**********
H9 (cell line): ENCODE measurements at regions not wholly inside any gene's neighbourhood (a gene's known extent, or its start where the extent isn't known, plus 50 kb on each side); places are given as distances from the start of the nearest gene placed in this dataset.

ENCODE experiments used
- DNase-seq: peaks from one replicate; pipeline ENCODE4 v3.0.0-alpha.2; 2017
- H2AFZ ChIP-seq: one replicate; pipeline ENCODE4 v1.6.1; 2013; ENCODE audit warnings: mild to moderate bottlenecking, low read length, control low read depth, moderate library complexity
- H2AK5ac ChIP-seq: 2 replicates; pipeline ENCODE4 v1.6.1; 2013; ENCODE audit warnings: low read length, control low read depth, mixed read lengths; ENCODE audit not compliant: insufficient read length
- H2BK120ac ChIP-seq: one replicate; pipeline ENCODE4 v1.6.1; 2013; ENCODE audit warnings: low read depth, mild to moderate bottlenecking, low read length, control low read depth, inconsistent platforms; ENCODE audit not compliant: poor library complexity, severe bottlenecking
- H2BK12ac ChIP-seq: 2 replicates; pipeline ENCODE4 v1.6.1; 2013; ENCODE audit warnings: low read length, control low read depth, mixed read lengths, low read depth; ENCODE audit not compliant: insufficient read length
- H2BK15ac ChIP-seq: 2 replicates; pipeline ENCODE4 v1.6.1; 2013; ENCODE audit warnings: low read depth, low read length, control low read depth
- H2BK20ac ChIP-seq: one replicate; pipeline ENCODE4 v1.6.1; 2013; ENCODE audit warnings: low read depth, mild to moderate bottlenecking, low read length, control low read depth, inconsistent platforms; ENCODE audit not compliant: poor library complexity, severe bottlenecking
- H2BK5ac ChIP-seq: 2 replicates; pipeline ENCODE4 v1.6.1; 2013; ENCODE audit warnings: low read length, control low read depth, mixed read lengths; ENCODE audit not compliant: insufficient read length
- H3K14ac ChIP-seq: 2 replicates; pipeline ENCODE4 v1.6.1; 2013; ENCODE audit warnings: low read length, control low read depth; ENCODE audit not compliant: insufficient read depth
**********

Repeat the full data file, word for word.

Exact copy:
H9 (cell line): ENCODE measurements at regions not wholly inside any gene's neighbourhood (a gene's known extent, or its start where the extent isn't known, plus 50 kb on each side); places are given as distances from the start of the nearest gene placed in this dataset.

ENCODE experiments used
- DNase-seq: peaks from one replicate; pipeline ENCODE4 v3.0.0-alpha.2; 2017
- H2AFZ ChIP-seq: one replicate; pipeline ENCODE4 v1.6.1; 2013; ENCODE audit warnings: mild to moderate bottlenecking, low read length, control low read depth, moderate library complexity
- H2AK5ac ChIP-seq: 2 replicates; pipeline ENCODE4 v1.6.1; 2013; ENCODE audit warnings: low read length, control low read depth, mixed read lengths; ENCODE audit not compliant: insufficient read length
- H2BK120ac ChIP-seq: one replicate; pipeline ENCODE4 v1.6.1; 2013; ENCODE audit warnings: low read depth, mild to moderate bottlenecking, low read length, control low read depth, inconsistent platforms; ENCODE audit not compliant: poor library complexity, severe bottlenecking
- H2BK12ac ChIP-seq: 2 replicates; pipeline ENCODE4 v1.6.1; 2013; ENCODE audit warnings: low read length, control low read depth, mixed read lengths, low read depth; ENCODE audit not compliant: insufficient read length
- H2BK15ac ChIP-seq: 2 replicates; pipeline ENCODE4 v1.6.1; 2013; ENCODE audit warnings: low read depth, low read length, control low read depth
- H2BK20ac ChIP-seq: one replicate; pipeline ENCODE4 v1.6.1; 2013; ENCODE audit warnings: low read depth, mild to moderate bottlenecking, low read length, control low read depth, inconsistent platforms; ENCODE audit not compliant: poor library complexity, severe bottlenecking
- H2BK5ac ChIP-seq: 2 replicates; pipeline ENCODE4 v1.6.1; 2013; ENCODE audit warnings: low read length, control low read depth, mixed read lengths; ENCODE audit not compliant: insufficient read length
- H3K14ac ChIP-seq: 2 replicates; pipeline ENCODE4 v1.6.1; 2013; ENCODE audit warnings: low read length, control low read depth; ENCODE audit not compliant: insufficient read depth